Another use of the term "load" is to refer to the energy "user(s)" along the circuit's path, such as a light or appliance. By providing resistance, these items limit current and, in the process, do useful things with that current.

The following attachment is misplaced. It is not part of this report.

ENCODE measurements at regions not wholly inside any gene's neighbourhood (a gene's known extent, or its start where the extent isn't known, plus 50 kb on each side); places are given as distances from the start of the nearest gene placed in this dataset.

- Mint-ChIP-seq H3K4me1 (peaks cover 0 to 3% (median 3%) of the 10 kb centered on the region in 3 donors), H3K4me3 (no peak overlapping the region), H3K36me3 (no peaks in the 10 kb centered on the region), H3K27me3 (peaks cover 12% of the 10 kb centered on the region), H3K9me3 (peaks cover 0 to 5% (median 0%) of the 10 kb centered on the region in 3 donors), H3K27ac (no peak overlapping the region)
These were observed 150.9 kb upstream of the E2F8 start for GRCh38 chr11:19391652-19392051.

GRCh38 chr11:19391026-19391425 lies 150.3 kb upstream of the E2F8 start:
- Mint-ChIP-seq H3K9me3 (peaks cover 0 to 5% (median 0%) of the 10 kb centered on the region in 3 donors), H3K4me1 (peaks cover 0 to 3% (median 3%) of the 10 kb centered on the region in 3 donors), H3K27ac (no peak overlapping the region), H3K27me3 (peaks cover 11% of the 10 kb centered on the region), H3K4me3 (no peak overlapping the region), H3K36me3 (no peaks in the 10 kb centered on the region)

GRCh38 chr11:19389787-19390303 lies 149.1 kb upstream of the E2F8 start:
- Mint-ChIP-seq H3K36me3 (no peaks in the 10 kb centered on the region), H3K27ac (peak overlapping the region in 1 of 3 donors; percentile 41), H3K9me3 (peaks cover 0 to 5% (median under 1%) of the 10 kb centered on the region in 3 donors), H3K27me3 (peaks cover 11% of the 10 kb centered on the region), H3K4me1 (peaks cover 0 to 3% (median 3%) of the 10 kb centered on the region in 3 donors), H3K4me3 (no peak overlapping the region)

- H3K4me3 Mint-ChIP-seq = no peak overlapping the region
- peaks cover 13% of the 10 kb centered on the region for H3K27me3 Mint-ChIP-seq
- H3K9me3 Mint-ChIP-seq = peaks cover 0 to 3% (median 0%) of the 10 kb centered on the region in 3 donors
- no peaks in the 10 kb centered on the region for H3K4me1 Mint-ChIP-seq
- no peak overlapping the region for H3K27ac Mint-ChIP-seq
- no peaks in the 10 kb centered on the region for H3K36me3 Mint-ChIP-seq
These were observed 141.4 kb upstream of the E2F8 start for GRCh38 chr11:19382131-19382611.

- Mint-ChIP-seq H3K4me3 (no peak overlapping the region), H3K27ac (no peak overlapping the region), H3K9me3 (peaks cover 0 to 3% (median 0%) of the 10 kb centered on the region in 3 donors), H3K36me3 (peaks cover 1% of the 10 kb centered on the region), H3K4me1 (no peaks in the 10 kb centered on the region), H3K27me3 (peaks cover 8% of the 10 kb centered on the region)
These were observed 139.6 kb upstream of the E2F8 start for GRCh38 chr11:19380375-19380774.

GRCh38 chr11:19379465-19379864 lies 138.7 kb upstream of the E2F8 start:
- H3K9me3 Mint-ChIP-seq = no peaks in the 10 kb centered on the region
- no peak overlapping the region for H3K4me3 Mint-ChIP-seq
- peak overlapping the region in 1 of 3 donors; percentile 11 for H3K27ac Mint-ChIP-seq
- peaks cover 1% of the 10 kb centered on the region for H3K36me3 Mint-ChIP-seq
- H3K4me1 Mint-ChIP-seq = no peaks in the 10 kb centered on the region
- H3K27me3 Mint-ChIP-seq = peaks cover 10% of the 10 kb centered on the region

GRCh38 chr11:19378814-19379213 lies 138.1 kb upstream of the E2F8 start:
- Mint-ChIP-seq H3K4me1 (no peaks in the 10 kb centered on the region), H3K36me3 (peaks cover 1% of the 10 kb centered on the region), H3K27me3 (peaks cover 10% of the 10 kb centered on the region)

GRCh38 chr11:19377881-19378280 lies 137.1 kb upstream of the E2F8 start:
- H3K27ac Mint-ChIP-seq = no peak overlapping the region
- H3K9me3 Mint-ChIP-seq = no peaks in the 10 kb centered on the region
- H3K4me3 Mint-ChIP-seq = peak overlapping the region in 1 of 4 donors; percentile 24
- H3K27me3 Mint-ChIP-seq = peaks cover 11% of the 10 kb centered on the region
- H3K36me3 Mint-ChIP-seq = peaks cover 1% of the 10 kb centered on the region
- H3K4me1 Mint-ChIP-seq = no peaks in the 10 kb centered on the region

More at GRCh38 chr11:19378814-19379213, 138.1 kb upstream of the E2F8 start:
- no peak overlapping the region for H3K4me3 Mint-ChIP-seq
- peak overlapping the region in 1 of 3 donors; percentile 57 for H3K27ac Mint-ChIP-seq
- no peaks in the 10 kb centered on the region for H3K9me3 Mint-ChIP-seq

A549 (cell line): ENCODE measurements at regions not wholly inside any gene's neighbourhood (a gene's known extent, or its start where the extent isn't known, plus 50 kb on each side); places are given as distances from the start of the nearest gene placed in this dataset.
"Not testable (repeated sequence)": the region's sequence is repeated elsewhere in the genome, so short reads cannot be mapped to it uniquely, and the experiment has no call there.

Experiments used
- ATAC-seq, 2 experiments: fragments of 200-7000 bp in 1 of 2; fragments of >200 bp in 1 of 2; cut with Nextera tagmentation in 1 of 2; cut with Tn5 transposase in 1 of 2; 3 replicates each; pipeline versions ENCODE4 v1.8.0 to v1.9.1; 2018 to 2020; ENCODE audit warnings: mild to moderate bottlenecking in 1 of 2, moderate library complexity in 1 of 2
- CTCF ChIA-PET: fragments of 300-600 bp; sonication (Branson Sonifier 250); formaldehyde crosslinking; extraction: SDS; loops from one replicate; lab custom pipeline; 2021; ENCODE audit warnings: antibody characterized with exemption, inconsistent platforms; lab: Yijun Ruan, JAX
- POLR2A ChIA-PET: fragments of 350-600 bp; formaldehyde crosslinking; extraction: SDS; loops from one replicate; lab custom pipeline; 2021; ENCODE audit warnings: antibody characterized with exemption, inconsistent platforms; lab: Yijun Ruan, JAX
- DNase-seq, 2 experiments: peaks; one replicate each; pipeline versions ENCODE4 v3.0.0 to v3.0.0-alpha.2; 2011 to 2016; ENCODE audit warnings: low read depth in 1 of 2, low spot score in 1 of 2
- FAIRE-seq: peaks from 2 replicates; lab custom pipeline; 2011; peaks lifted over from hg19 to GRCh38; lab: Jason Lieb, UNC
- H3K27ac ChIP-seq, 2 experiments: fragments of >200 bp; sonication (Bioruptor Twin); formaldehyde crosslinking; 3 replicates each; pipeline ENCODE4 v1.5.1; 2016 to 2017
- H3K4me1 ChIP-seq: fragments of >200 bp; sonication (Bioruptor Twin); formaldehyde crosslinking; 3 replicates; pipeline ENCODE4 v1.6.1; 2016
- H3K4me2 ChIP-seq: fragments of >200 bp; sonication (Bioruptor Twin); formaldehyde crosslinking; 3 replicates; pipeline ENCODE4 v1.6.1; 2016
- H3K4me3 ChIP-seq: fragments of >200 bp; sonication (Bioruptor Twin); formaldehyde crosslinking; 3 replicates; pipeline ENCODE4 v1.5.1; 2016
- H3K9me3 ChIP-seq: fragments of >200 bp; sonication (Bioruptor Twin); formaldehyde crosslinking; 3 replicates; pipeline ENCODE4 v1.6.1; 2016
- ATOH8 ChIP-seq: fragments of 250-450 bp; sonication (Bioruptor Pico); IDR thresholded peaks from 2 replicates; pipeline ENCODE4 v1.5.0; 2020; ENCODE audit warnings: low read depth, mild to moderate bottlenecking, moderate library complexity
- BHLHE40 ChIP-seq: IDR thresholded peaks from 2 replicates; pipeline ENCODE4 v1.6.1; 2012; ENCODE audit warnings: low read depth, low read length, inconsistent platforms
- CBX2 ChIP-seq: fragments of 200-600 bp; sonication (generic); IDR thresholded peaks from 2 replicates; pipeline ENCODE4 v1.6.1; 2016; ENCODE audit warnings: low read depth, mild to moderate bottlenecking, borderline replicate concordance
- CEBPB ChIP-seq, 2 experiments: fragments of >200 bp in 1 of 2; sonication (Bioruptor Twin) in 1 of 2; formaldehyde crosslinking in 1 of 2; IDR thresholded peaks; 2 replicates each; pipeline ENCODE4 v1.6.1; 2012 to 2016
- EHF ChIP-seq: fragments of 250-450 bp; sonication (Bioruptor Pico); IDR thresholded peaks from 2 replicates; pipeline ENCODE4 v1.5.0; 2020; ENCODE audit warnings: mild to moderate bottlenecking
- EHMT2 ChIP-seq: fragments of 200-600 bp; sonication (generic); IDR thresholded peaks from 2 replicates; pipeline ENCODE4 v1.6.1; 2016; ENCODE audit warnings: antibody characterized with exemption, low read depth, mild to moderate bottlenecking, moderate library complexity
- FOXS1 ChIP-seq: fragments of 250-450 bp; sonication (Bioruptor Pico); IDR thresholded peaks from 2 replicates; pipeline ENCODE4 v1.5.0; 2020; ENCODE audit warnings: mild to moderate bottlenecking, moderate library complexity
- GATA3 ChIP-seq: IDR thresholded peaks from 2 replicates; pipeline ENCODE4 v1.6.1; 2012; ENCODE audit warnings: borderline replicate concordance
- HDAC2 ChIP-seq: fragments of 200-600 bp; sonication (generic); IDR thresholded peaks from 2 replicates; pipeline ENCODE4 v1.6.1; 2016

What is a Neutral? The wires of a circuit connected ultimately to the earth to receive flow "back" from a light or appliance. They are always supposed to be white. Contact with them should not normally shock you because they are normally connected to ground much better than you can be. What is an Open? (noun:) A physical discontinuity at some point along the path of some part of a circuit. Unlike an overload or short, an open involves current no longer being able to flow. This might be intentional, as when we turn a switch off, but in regard to troubleshooting an open is typically a break, gap, or deterioration. For instance, a wire has become too loose at the terminals on a receptacle or at a wire connector. It is hard to think of a gap like this as "opening" the circuit, since it seems like it has the effect of closing it down. I agree that the technical term "open," and its opposite "close" are a poor choice of words. They seem to come from the original use of "knife" switches; those had the physical appearance of an open door when they interrupted a circuit and a closed door when they let current through. But we are stuck with the terms. What is an Outlet? Technically, any point along a circuit where a light or appliance receives its final connections to the hot and neutral of the circuit. The outlet may consist of a receptacle for a cord to plug into, or it may be a box at which the item using the electricity is "hard-wired". In practice, however, we usually mean a receptacle. The following are not outlets: switch, breaker, junction box. What is an Overload? When in its normal operation a circuit has carried a little too much flow a little too long, so that the wires will be getting too hot to be safe, the breaker will trip off. This is called an overload -- you were trying to run a bit too much at once on that circuit. You can now change your habits, plug one of those things into another circuit, let it happen again some other month, or have a new circuit installed for some of those things. So long as breakers do their job, overloading is not dangerous, just inconvenient. Safety people often warn us not to overload outlets or power strips, as if we know how to judge that. The two cases of this kind of "overloading" that need a little attention are light sockets and extension cords; just don't exceed their stated wattage or amperage. Compare "Short". What is a Panel? Or "panel box" or "breaker box". The large metal box containing breakers for circuits. The "main" panel or "service" panel would be the central source for the home and would be receiving its power from the power company. There can be subpanels in a home, fed from the main panel and containing some of the home's circuit breakers. Some people still use the term "fusebox" to refer to a panel, but that term should relate to something having fuses. I suggest the term "panel" could refer to either a breaker box or a fusebox. What is a Pigtail? To provide circuit connection to a fixture, appliance, or device by means of a single wire (the pigtail) getting its own connection out of a connector (wire "nut") that contains other wires of the circuit. One illustration and another. Compare "Jumper". Other ways of connecting would be for incoming and outgoing circuit wires to connect directly to the device's terminals or the fixture's wires. What is Phantom voltage? An inconsequential voltage many testers will detect. It may register as a lower or a full voltage found on a wire that is connected neither to hot nor to neutral/ground. It seems to come about by means of capacitance or inductance from a hot wire that is near the unconnected wire over a good distance in the same cable. See this explanation. ...Do not confuse phantom voltage with "phantom load," which is the consumption of electricity by a TV when it is plugged in but not turned on, or a charger when it is plugged in but not charging anything. What is a Receptacle? Also "plug-in"; or, loosely, "outlet" or "plug". A device that serves as the outlet for lights or appliances to connect to a circuit by means of a cord with a "plug" on the end. What is a Short? A short circuit. I am including ground-faults here. A short is basically, an unintended continuity from a hot wire to something of different voltage. In a 240-volt circuit a possible short would involve both hot wires touching (rare). All other shorts in a home will tend to be from the hot to ground by way of the neutral wire or (less technically) the ground wire or anything else providing a path to the earth. A short will not trip a breaker if its path has quite a bit of resistance. A short is something other than an overload that can trip a breaker, and for quite a different reason. With a short the flow of current is not due to the intended, limited use of electricity through lights and appliances, but is due to a potentially huge flow of electric power by way of an unintended and (often) very conductive path. Current still flows around from the ungrounded starting point to the grounded end point, and so it is still technically going in a "circuit". But it is not the intended circuit, which would be limited and safe by design. So it is called a "short" circuit. An example would be if the hot wire at a light fixture made contact with the metal of the fixture, which, being grounded by a ground wire, sends a lot of current through the circuit, tripping the breaker. Although this example is technically a ground-fault, in common parlance, "short" is understood to refer to either hot-to-neutral or hot-to-ground faults. There are at least as many ways a short can come about as there are outlets and lights on a circuit. Also a nail for hanging a picture or a screw in a remodel project will occasionally find a cable in the wall and short across its wires. What is a Socket? Also "lamp holder". The part of a light fixture that receives the bulb or tube. It is understandable that some people use "socket" to mean the receptacles we plug cords into, because in both cases the one thing is receiving the other thing that actually "uses up" electricity. What is a Splice? An unanchored electrical connector joining two or more wires directly. Compare "Terminal". What is a Submain breaker? One of up to six (double) circuit breakers allowed till 1985 to be the means for disconnecting all power to a home's circuits. Since then a single "main breaker" has been the required means. This has provided a confusion, because submains were commonly labeled "Main". When a submain has trouble passing current through one of its six points of contact (at its busbars, at its wires, or at its internal contacts), it will arc, overheat, possibly trip, and eventually fail to pass current any longer through that half. The result of this is that about half of the 120-volt circuits of the house (fed by that half) will be dead. If any 240-volt loads are fed from the submain breaker, they will not work and may enable the non-working 120-volt items to operate weakly and sporadically. This is similar to what happens when a true main breaker has a similar problem, called a main hot open. What is a Switch? A device used to interrupt continuity and current to part of a circuit. What is a Terminal? A screw or other pressure-device to which one or more wires are connected for passing electrical continuity and current along. Like a "Splice", but a terminal is anchored to a larger structure, whereas a splice is "free floating". What is Three-way? Although there is a type of light bulb and socket by this name, here we mean a switching system in which a light(s) is controllable from more than one location by two or more switches. The name comes from the usual number of terminals on or contact points within the switches involved. See How 3-way switches work, and Read more about 3-ways, including diagrams. For several ways that 3-way systems are wired, see my Tour of a Circuit. What are Travelers? The pair of wires in a three-way switch system that are run (within the same cable) from one switch device to the next, attaching at each. What is Voltage? The forcefulness with which electricity is ready to flow; also, the measurable relation of this force between two points ("volts"). Voltage can be present or fail to be present, and this is not identical with whether current is flowing or not. The relation is: current cannot flow if voltage is lacking, but even with voltage available, current will only flow if a continuous and somewhat conductive path is provided. Mathematically voltage is the "product" of current (amps) and resistance (ohms), but in practice current is the product, that is, the result, of a provided voltage acting on a given resistance. What is Wattage? Rate of electric energy used by lights or appliances. When applied to devices, it indicates the maximum watts the device is designed to deliver or control (rather than use). Wattage is directly proportional to current and to voltage and is mathematically the product of them (amps times volts). 120 volts driving 15 amps through a resistance means 1800 watts is being used. What is a Wire? A wire is bendable metal for carrying electric current. Except when used as a grounding wire, it is coated with insulative material. In homes, wires that run to outlet and switch locations are mostly within cables; their sizes (gauges: "AWG") are (from smallest) 14, 12, 10, 8, 6, 4, etc., with larger wires at the meter and panel using a different numbering system. To understand the function that different wires on a circuit play, see Hot or Neutral or Ground above, or see Background. The functioning of each of these wires is not assured if they were not installed correctly or if they come apart at a connection or if they touch each other unintentionally. And it is not just the hot wire's connections that can interrupt power along a circuit. If the neutral loses its continuity back to the main panel, the parts of the circuit that depend on that connection will no longer work.